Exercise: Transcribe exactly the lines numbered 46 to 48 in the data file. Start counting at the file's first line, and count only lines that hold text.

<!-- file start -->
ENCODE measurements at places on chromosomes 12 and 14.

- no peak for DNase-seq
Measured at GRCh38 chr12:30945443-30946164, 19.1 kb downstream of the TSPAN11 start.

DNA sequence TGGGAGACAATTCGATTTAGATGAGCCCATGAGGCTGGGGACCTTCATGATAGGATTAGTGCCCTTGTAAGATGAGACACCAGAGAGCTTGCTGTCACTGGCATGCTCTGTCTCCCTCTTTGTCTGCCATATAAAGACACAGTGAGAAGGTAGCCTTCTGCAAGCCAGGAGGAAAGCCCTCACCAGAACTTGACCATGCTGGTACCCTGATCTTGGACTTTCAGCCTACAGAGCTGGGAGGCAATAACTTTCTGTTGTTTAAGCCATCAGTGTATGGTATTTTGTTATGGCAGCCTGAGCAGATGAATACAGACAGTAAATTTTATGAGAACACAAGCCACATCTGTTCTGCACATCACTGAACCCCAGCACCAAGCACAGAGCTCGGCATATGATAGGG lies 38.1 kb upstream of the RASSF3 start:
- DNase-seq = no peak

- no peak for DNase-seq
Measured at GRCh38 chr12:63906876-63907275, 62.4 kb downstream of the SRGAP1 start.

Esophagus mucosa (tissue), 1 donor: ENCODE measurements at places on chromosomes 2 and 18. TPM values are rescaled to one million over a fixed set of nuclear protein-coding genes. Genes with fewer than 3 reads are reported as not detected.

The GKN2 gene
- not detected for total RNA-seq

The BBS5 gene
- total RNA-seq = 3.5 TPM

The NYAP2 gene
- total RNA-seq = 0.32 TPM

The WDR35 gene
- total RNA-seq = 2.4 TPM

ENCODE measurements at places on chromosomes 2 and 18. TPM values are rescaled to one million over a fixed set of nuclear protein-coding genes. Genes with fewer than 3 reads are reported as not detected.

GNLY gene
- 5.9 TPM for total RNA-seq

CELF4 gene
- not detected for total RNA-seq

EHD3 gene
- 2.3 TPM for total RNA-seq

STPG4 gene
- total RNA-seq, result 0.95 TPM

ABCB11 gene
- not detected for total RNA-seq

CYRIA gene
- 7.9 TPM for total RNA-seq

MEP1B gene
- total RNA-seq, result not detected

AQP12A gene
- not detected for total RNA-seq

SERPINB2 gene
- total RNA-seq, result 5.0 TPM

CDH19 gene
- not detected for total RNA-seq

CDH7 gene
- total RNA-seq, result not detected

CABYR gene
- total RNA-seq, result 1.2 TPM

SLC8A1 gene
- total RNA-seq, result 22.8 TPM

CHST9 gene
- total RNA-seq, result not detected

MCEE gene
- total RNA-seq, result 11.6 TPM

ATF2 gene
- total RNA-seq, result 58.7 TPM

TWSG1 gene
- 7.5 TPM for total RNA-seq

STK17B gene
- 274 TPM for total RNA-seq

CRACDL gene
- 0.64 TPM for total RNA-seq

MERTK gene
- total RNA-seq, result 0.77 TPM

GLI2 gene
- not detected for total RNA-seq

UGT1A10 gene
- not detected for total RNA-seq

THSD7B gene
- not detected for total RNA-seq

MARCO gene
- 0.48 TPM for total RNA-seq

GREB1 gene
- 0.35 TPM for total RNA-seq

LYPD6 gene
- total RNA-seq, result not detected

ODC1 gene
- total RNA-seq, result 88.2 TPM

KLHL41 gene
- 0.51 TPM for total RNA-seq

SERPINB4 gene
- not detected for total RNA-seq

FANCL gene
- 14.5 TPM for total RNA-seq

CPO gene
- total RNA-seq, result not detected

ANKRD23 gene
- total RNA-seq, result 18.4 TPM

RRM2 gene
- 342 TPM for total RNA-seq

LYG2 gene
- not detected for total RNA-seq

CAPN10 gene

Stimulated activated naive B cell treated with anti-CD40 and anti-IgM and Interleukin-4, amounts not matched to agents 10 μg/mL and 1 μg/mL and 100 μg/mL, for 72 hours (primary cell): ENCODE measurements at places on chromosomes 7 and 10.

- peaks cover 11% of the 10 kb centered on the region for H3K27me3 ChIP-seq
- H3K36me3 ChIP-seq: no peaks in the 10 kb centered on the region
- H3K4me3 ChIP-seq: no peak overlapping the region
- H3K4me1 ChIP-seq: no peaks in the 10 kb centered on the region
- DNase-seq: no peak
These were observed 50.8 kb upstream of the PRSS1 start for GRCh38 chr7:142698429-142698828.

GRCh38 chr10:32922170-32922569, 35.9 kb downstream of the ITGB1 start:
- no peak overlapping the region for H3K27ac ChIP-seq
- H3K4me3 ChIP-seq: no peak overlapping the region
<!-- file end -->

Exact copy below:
MCEE gene
- total RNA-seq, result 11.6 TPM

ATF2 gene